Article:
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  • Top Tips for Business Success- Jill Chivers

     Name:                     Jill Chivers

     Business Name:    Shop Your Wardrobe

     Web Details:         www.shopyourwardrobe.com

     

     

     

    Top Tips for Business Success

    Interview with Jill Chivers from Shop your Wardrobe

    Natalie

    What inspired you to become an entrepeneur?”

    Jill

    “Well I didn’t really want to go into business for myself, really!  My first business was started reluctantly in 2001, when I was living in Sydney.  I was fortunate enough to achieve some early success and I gained my “stripes” as a small business person over a few years.  My first business was as an image consultant, and my second was as a corporate trainer and facilitator.  The Corporate Compass, the training and facilitation firm I founded in 2002, was very successful and I worked with high performing teams and senior leaders from some of the world’s biggest companies for many years. I now love being in business for myself!  I have a lot of freedom in terms of when I work and what I work on.  I have met some amazing people, and delivered some powerful and fascinating work for wonderful clients.  I’ve earned great money – more than I would as an employee.  It isn’t all beer and skittles, and there are aspects to being in business for yourself that can be a grind.”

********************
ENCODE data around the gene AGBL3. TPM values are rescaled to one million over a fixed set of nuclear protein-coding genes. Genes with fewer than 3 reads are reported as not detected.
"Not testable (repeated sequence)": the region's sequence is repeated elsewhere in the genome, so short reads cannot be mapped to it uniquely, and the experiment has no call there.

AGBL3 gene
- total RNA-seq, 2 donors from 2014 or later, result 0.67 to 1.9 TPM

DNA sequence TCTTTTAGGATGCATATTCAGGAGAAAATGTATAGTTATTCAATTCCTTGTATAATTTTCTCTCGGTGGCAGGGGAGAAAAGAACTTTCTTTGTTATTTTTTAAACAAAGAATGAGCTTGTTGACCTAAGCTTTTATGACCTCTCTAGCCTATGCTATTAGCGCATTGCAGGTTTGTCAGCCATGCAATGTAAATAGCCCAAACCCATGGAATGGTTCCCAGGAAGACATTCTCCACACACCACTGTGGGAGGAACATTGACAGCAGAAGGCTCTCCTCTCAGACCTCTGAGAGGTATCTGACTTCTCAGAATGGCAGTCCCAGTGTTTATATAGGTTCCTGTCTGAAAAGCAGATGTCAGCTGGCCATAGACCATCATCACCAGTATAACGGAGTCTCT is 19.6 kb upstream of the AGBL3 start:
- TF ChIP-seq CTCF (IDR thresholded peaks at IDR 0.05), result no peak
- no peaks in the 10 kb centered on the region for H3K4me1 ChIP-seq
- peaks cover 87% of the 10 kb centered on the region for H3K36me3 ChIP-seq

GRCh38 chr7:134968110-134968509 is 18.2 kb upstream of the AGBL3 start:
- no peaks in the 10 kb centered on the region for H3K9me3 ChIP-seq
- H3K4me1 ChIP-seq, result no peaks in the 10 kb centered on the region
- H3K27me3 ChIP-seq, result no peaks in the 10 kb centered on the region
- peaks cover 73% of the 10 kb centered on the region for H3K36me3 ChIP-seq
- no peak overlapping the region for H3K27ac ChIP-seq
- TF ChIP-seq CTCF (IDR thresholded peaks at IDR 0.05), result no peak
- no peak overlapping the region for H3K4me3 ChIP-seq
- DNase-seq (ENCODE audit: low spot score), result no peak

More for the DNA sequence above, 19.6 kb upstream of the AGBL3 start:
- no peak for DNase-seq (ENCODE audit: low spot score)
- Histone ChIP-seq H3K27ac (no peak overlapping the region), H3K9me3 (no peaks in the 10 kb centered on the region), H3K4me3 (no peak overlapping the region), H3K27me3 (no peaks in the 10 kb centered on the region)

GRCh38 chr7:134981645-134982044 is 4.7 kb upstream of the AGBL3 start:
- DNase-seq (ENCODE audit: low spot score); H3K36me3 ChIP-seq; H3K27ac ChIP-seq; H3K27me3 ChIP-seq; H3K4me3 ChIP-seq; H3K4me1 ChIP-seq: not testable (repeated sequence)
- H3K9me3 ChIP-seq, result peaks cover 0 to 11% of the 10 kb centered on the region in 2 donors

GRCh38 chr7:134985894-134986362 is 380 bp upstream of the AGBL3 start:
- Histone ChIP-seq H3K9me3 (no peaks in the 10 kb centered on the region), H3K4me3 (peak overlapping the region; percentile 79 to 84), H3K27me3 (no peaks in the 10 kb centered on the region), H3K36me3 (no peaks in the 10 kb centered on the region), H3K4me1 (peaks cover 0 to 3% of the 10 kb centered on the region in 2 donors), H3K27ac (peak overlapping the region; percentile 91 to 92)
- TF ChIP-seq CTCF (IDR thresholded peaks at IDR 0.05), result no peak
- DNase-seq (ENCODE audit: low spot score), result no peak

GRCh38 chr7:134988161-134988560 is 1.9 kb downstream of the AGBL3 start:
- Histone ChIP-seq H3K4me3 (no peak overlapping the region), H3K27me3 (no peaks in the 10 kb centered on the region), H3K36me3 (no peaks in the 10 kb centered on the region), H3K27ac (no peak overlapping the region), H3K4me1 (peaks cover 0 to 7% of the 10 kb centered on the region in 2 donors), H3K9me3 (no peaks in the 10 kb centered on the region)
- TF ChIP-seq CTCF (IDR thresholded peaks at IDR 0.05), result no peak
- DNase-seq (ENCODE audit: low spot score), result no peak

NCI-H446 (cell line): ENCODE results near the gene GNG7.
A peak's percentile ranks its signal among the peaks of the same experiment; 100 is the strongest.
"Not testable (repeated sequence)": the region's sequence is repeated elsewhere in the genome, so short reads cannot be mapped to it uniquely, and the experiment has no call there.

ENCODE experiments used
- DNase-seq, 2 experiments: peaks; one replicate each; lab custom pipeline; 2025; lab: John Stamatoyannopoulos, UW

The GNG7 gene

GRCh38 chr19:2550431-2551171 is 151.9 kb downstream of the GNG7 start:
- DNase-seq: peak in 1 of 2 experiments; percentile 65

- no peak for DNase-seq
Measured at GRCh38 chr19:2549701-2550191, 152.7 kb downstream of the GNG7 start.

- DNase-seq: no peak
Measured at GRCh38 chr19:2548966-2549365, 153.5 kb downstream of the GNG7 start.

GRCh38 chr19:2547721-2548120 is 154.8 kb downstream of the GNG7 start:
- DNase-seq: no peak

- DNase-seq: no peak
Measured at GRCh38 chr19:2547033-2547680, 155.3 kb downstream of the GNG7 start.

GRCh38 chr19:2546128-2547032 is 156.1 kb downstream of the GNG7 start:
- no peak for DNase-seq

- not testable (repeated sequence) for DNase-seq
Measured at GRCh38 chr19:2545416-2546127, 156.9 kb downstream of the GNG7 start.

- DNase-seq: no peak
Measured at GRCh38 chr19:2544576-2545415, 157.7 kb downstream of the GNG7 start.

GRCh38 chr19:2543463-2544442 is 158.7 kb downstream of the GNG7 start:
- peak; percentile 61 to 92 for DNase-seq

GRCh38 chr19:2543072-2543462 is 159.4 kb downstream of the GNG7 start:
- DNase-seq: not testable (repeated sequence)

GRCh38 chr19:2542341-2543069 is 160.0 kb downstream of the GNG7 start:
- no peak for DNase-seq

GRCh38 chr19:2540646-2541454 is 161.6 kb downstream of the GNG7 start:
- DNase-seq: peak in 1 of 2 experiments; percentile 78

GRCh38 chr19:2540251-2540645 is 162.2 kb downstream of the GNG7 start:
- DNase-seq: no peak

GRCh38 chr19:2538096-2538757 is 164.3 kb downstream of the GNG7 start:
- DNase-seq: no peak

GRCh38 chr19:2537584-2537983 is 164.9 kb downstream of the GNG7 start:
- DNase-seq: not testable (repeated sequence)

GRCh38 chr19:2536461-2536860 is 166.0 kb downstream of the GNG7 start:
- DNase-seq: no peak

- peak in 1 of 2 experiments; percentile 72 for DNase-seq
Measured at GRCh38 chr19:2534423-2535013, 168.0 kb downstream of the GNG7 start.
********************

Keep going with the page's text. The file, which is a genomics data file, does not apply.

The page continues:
Natalie

    “What were some of your initial challenges (eg getting your message out there, publicity, finding direction, finding clients, money, budgetting)?”

    Jill